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Let $G$ be a finite group. We define a $G$-simplicial complex $\mathcal{A}(G)$ with set of vertices $G^*:=G-\{e\}$ and the simplices are the abelian subsets of $G^*$. The groupe $G$ act simplicially on $\mathcal{A}(G)$, the action on vertices is given by : $g.s=gsg^{-1}$. The simpicial complex $\mathcal{A}(G)$ is called the Abel complex of $G$.

My question is : for which conditions on $G$, the simplicial complex $\mathcal{A}(G)$ is connected ???

$\textbf{Examples:}$

1) If the center $Z(G)$ is not trivial, then the simplicial complex $\mathcal{A}(G)$ is a cone, because every vertex $s$ of $\mathcal{A}(G)$ is connected to a fixed vertex $s_{0}\in Z(G)-\{e\}$. In particular, if $G$ is abelian, then $\mathcal{A}(G)$ is a cone.

2) If the groupe $G=H\times K$ is the direct product of two finite groups, then $\mathcal{A}(G)$ is connected.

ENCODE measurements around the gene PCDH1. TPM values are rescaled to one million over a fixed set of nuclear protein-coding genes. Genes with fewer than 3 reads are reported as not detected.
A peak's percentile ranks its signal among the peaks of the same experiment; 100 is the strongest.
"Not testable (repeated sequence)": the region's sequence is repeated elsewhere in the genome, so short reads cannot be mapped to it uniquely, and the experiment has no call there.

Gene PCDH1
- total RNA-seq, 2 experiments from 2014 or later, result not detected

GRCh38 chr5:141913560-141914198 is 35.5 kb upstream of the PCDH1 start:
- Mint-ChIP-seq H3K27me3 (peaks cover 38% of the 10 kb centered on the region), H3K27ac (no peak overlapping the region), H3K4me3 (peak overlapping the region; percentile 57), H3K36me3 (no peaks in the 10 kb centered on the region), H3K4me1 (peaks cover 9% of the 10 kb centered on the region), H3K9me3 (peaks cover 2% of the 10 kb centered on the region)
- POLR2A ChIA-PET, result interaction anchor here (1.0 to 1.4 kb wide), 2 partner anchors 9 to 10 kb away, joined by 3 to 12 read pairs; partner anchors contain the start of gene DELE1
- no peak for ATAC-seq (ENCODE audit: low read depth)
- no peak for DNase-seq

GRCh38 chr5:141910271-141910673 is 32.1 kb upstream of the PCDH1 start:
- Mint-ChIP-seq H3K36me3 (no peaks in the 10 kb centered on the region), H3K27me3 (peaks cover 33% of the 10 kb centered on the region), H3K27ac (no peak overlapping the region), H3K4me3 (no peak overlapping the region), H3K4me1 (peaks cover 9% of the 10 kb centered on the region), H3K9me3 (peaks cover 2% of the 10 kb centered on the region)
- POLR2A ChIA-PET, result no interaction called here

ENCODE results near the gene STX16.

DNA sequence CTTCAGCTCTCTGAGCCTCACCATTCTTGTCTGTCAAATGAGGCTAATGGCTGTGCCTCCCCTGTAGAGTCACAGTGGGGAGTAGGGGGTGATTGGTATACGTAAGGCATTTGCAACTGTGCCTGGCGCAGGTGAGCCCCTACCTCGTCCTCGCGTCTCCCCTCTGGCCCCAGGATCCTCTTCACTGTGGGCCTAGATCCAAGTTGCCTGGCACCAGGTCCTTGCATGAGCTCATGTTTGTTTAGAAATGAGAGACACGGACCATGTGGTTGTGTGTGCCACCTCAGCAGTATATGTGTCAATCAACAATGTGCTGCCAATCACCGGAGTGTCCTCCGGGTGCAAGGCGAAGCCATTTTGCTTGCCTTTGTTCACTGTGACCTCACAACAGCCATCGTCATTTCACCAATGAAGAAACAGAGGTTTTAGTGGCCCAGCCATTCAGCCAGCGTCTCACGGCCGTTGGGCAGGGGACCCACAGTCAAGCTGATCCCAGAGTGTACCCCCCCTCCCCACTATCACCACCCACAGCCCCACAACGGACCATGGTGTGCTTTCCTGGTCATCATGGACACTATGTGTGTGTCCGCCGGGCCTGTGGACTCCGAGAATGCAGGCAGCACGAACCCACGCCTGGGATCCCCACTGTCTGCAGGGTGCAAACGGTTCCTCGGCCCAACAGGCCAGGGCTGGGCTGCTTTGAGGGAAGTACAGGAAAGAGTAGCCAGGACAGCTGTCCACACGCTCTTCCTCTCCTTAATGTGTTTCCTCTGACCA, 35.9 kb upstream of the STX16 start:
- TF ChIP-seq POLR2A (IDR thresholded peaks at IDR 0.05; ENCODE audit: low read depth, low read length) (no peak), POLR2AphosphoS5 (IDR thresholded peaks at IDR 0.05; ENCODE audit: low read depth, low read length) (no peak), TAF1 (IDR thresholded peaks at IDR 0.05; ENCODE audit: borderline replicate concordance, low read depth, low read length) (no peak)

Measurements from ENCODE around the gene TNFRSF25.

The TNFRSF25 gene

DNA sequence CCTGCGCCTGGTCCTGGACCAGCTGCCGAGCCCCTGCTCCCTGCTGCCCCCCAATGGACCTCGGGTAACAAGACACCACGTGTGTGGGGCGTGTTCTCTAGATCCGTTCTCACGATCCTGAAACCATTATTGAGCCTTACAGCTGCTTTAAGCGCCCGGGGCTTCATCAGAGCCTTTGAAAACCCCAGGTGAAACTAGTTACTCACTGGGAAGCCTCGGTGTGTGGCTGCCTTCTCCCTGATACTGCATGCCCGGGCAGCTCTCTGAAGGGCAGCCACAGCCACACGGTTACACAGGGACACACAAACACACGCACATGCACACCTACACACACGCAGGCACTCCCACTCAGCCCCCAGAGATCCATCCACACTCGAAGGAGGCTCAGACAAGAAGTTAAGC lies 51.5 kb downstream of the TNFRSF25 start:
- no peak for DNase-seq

3) $\mathcal{A}(S_{9})$ is connected but $\mathcal{A}(S_{n})$ is not connected for $n\leqslant8$.

$\textbf{Remarks:}$

1) The connectedness of $\mathcal{A}(G)$ is equivalent to the connectedness of another simplicial complex. Indeed, for every proper abelian subgroup $H$ of $G$, we denote $\mathcal{A}(H)$ the Abel complex of $H$. It's clear that $\mathcal{A}(G)=\bigcup\mathcal{A}(H)$, where $H$ runs all proper abelian subgroups of $G$. The nerve of this recouvrement is the simplicial complex $N(G)$ whose vertices the proper abelian subgroups of $G$, and simplices of the form $\sigma=\{H_{0},...,H_{p}\}$ where $H_{0}\cap H_{1}\cap ...\cap H_{p}\neq\{e\}$. since the subcomplexes $\mathcal{A}(H)$ are connected, then $\mathcal{A}(G)$ is connected if and only if $N(G)$ is.

2) Le nerve lemma implies that $\mathcal{A}(G)$ has the same $G$-homotopy type as $N(G)$.

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    $\begingroup$ Usually people just remove the center instead of e. The 1-Skeleton is called the commuting graph. Lots of people look at this $\endgroup$ – Benjamin Steinberg Apr 11 '15 at 2:17

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